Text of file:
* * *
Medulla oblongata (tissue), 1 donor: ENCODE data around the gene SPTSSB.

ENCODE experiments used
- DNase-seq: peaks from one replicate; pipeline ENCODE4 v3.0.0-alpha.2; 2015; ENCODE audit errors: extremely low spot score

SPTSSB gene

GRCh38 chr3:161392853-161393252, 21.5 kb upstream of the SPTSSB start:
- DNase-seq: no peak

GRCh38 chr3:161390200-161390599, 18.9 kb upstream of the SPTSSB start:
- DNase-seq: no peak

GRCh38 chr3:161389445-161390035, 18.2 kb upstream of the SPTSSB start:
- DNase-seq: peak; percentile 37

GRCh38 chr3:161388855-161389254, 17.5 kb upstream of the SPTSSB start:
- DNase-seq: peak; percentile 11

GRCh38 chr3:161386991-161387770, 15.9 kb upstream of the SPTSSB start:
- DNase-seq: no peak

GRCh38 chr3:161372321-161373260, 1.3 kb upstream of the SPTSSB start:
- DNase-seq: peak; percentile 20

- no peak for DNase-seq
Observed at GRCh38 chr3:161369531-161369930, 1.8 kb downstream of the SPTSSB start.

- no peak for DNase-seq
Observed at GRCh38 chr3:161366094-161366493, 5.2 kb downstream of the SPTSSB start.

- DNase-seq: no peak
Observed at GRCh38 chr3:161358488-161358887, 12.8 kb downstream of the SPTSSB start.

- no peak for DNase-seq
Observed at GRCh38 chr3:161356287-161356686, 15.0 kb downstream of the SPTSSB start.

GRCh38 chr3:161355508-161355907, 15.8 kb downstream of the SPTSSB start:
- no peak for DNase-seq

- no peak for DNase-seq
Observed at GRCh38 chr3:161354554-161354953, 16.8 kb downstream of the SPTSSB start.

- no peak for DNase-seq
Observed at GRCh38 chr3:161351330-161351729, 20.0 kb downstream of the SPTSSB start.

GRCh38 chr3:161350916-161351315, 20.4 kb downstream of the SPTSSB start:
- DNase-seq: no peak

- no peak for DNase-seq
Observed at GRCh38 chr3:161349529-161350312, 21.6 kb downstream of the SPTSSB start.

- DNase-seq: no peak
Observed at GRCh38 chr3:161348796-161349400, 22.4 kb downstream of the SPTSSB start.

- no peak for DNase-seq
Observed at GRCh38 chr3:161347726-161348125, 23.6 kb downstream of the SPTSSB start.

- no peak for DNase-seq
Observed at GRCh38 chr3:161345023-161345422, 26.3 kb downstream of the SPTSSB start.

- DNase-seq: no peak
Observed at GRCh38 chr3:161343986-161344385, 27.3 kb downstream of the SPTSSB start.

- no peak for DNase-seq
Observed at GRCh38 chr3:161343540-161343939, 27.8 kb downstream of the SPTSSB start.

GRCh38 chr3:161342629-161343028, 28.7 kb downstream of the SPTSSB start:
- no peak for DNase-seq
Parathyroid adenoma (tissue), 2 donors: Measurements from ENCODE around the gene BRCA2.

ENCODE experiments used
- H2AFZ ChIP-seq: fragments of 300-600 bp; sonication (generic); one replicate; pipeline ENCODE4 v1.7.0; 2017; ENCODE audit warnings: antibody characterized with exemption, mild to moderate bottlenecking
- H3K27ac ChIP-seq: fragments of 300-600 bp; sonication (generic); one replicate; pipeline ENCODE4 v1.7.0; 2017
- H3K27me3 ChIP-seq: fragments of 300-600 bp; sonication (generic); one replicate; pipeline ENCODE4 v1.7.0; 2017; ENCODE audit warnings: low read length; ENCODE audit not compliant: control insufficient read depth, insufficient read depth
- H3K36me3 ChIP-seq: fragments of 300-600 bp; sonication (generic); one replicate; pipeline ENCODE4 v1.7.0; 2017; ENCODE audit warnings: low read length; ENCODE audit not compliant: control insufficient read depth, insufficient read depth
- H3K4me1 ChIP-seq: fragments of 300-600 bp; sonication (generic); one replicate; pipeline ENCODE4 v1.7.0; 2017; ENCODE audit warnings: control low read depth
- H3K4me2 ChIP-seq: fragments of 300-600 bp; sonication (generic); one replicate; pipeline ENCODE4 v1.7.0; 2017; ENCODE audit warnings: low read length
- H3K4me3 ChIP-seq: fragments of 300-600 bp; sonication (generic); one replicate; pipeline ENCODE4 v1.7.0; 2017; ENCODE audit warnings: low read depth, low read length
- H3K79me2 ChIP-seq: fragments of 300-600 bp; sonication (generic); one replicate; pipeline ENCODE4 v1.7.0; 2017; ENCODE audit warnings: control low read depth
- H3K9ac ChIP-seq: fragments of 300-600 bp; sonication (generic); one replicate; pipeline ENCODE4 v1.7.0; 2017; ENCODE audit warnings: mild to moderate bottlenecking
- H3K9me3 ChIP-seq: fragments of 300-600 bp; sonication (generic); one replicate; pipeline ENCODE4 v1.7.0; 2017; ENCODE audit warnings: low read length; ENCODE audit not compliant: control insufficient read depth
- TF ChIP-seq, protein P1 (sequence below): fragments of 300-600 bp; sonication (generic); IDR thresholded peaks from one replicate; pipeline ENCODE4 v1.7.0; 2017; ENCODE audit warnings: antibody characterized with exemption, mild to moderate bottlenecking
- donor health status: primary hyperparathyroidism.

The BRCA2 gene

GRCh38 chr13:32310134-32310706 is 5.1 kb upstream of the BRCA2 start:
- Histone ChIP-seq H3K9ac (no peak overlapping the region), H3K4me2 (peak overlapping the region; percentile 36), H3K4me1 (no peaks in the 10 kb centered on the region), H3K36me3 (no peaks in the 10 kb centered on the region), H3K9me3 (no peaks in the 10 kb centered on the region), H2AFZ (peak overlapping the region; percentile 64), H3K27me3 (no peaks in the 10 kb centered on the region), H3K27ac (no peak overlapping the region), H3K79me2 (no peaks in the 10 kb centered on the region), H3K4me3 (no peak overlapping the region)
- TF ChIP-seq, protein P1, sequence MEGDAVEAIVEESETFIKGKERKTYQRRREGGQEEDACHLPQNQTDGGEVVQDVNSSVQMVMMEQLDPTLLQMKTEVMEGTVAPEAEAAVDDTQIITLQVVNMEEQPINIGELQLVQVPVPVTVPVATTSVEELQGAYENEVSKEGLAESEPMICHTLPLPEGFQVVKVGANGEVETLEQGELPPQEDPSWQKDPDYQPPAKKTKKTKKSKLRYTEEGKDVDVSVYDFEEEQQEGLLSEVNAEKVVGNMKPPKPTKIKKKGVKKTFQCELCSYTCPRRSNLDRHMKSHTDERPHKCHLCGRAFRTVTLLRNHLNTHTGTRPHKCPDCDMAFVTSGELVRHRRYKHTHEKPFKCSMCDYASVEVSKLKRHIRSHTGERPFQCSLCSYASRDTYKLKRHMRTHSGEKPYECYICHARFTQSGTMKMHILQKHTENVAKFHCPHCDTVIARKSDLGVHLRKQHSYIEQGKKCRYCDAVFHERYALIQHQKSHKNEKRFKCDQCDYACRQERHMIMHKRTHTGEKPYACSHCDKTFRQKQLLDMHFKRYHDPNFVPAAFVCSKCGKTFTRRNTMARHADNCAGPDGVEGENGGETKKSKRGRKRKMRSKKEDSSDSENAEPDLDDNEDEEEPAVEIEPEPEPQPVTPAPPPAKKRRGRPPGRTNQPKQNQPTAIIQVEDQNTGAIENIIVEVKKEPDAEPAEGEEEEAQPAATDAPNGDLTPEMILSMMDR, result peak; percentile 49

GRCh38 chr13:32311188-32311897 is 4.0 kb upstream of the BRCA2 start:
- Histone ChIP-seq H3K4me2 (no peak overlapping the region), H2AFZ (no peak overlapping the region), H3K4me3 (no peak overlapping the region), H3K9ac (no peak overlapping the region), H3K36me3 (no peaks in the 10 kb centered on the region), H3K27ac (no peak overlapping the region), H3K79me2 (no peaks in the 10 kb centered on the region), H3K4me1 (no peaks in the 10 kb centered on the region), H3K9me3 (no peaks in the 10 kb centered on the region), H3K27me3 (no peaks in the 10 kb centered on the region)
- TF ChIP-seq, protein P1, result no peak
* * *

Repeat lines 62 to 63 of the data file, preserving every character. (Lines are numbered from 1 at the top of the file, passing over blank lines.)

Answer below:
GRCh38 chr13:32310134-32310706 is 5.1 kb upstream of the BRCA2 start:
- Histone ChIP-seq H3K9ac (no peak overlapping the region), H3K4me2 (peak overlapping the region; percentile 36), H3K4me1 (no peaks in the 10 kb centered on the region), H3K36me3 (no peaks in the 10 kb centered on the region), H3K9me3 (no peaks in the 10 kb centered on the region), H2AFZ (peak overlapping the region; percentile 64), H3K27me3 (no peaks in the 10 kb centered on the region), H3K27ac (no peak overlapping the region), H3K79me2 (no peaks in the 10 kb centered on the region), H3K4me3 (no peak overlapping the region)